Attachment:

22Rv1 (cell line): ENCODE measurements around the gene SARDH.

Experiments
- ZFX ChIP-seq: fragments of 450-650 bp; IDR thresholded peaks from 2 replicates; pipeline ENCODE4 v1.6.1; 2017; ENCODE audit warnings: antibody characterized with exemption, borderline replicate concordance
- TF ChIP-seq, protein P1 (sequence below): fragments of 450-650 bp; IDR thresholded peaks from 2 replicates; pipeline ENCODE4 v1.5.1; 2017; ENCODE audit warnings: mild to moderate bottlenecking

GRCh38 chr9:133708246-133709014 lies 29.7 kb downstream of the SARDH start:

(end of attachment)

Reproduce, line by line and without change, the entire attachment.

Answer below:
22Rv1 (cell line): ENCODE measurements around the gene SARDH.

Experiments
- ZFX ChIP-seq: fragments of 450-650 bp; IDR thresholded peaks from 2 replicates; pipeline ENCODE4 v1.6.1; 2017; ENCODE audit warnings: antibody characterized with exemption, borderline replicate concordance
- TF ChIP-seq, protein P1 (sequence below): fragments of 450-650 bp; IDR thresholded peaks from 2 replicates; pipeline ENCODE4 v1.5.1; 2017; ENCODE audit warnings: mild to moderate bottlenecking

GRCh38 chr9:133708246-133709014 lies 29.7 kb downstream of the SARDH start: